"Espionage was so prevalent in France that it might well have been considered the national pastime." Nancy Goldstone, The Rival Queens: Catherine de'Medici, Her Daughter Marguerite de Valois, and the Betrayal That Ignited a Kingdom
"Where did you find the whipped cream?" he asked. "You had milk, I had science," said Jack. "It's amazing how much of culinary achievement can be summarized by that sentence." --Every Heart a Doorway, by Seanan McGuire.
“Half asleep in the sun, reassured by the familiar smell of frying fat, I’d make promises to God. If only He’d let me be a singer! I knew I’d probably turn to whiskey and rock ’n’ roll like they all did, but not for years, I promised. Not for years, Lord. Not till I had glorified His name and bought Mama a yellow Cadillac and a house on Old Henderson Road.”
""What?'" said Harriet. "I stay out all the time." "Is your mom afraid something will happen to you?" "I," said Harriet, with absolute confidence, "am something that happens to other people." Wilbur nodded. This was undeniably true." Whiskerella (Hamster Princess, Book 5) by Ursula Vernon
"Trying to predict the future is a mug's game. But increasingly it's a game we all have to play because the world is changing so fast and we need to have some sort of idea of what the future's actually going to be like because we are going to have to live there, probably next week."
"One story per episode isn't the right rhythm for now. Probably it's because we've got attention deficit disorder or whatever. You need to be engrossed. I absolutely loved "Jewel in the Crown." But in fact, when you're watching it, you could go and make a ham sandwich and a cup of coffee and ring your mother and come back, and you could pick it up within about two seconds, because it was *so* slow. I think that's gone for now." --Julian Fellowes, writer of "Downton Abbey," in the chapter about the show in "Making Masterpiece, by Rebecca Eaton.
"Iceland is Hot! tells the story of an African-American volcanologist who travels to Iceland to practice his craft, but fails to be taken seriously by the volcanological community there because of his inability to correctly pronounce fjord. Once ostracized, he correctly predicts the eruption of Mount Hekla and becomes a celebrated scientist, only to die of frostbite when he falls into a snowbank after being accidentally shot by his illegitimate son, Halldór, founder of the Reykjavik Crips, in a vicious sleigh-by shooting."
"I bid you good evening. If you wish to know more, I will be at the Pizza Express in Upper Street in ten minutes. Bring some money." "Dirk?" exclaimed Richard. "You... are you trying to blackmail me?" "No, you fool, for the pizzas." - Douglas Adams, Dirk Gently's Holistic Detective Agency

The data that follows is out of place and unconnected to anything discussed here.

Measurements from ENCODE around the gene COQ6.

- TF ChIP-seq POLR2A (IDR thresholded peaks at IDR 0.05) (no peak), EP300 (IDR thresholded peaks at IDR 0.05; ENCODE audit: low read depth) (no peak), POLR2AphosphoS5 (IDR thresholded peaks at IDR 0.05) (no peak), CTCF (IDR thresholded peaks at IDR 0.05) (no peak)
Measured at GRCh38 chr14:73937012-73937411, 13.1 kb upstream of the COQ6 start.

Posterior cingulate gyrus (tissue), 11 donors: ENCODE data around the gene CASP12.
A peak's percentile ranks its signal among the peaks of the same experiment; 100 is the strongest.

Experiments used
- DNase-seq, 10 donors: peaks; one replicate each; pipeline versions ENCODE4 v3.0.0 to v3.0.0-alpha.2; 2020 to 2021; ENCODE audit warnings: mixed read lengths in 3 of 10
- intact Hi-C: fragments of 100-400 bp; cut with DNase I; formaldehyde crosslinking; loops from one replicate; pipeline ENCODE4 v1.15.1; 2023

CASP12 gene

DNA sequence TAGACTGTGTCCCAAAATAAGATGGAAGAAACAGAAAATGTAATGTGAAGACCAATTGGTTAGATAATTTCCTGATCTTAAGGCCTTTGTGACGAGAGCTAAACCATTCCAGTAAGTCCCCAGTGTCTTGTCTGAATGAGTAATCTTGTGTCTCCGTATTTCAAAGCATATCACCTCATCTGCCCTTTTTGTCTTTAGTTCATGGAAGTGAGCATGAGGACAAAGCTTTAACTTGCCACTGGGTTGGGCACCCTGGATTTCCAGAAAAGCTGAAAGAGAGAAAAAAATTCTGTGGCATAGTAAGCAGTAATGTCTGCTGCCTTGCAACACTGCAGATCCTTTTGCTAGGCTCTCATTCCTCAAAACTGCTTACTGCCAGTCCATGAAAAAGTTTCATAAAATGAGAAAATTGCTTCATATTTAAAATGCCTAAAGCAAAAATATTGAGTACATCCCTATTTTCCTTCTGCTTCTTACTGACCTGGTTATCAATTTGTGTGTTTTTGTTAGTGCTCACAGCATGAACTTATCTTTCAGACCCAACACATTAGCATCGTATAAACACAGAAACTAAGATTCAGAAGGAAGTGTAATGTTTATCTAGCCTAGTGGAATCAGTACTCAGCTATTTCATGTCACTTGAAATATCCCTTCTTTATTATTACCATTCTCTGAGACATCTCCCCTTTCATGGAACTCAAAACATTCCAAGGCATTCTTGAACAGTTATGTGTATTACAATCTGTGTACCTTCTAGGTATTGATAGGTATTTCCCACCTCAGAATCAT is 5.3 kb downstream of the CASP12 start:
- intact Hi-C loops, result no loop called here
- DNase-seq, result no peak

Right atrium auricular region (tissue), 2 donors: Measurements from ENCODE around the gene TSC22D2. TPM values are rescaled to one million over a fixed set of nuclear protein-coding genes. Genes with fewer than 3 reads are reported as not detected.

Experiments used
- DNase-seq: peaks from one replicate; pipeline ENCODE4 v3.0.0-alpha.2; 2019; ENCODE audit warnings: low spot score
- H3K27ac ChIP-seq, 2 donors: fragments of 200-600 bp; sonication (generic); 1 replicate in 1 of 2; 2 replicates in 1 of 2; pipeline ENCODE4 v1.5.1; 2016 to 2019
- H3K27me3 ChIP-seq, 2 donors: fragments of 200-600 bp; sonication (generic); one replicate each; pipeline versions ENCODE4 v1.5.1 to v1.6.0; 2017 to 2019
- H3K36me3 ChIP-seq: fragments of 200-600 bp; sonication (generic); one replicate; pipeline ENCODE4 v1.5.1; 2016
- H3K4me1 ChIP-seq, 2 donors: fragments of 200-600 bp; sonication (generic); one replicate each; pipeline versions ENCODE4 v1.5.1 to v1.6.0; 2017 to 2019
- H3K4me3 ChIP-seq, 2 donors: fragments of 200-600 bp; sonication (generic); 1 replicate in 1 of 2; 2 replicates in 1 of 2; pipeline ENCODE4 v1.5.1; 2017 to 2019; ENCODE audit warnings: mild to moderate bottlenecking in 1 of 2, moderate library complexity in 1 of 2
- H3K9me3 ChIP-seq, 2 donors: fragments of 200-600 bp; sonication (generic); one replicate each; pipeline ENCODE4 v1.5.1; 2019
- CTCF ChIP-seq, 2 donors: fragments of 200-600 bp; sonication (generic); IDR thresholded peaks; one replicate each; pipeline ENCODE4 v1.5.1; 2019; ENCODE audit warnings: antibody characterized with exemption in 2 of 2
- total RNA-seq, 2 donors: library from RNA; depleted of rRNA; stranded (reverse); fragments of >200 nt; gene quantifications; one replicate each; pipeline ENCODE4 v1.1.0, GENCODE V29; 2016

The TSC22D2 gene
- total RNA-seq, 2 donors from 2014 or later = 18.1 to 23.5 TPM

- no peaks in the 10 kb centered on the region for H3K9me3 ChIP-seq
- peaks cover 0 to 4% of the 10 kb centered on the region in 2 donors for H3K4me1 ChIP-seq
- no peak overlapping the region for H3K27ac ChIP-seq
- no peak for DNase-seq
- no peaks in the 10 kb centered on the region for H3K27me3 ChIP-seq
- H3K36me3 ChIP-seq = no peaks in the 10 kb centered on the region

“I'm not getting it all sorted," she worried. "I'm not getting it right." *You are brilliant*, the Voice reassured her. "It is imperfect." *So are all things trapped in time. You are brilliant, nonetheless. How fortunate for Us that We thirst for glorious souls rather than faultless ones, or We should be parched indeed, and most lonely in Our perfect righteousness. Carry on imperfectly, shining Ista.* --Lois McMaster Bujold, Paladin of Souls
"Berliners’ obedience to uniforms went to absurd lengths. In October 1906 a company of twenty soldiers commanded by a ‘captain’ arrived at Köpenick Station, marched to the town hall and occupied the building."
"This sort of prison argued for a very dangerous sort of prisoner. Ones who were so strange and insane that they even scared other Fae. So letting them out might be the sort of really bad idea that finished with a scream and a crunch." --The Masked City, by Genevieve Cogman.
When there’s little competitive threat, when high profit margins and a commanding market position are assumed, then the economic and market forces that other companies have to live or die by simply don’t apply. In that environment, what would you expect to happen? The company and its people lose touch with external realities, because what’s happening in the marketplace is essentially irrelevant to the success of the company… This hermetically sealed quality—an institutional viewpoint that anything important started inside the company—was, I believe, the root cause of many of our problems. To appreciate how widespread the dysfunction was, I need to describe briefly some of its manifestations. They included a general disinterest in customer needs, accompanied by a preoccupation with internal politics. There was general permission to stop projects dead in their tracks, a bureaucratic infrastructure that defended turf instead of promoting collaboration, and a management class that presided rather than acted.
"I'd struck a nerve. It was always the male higher-ups who so easily turned defensive; honestly, I was never sure how they'd made it up so high with egos so fragile." -- Public Relations by Katie Heaney and Arianna Rebolini
"Have no fear!" [he shouted.] "The powers of my kind shall scourge these creatures back to the slime from which they crawled--" //amazing grammar in a crisis,// Irene couldn't help noticing.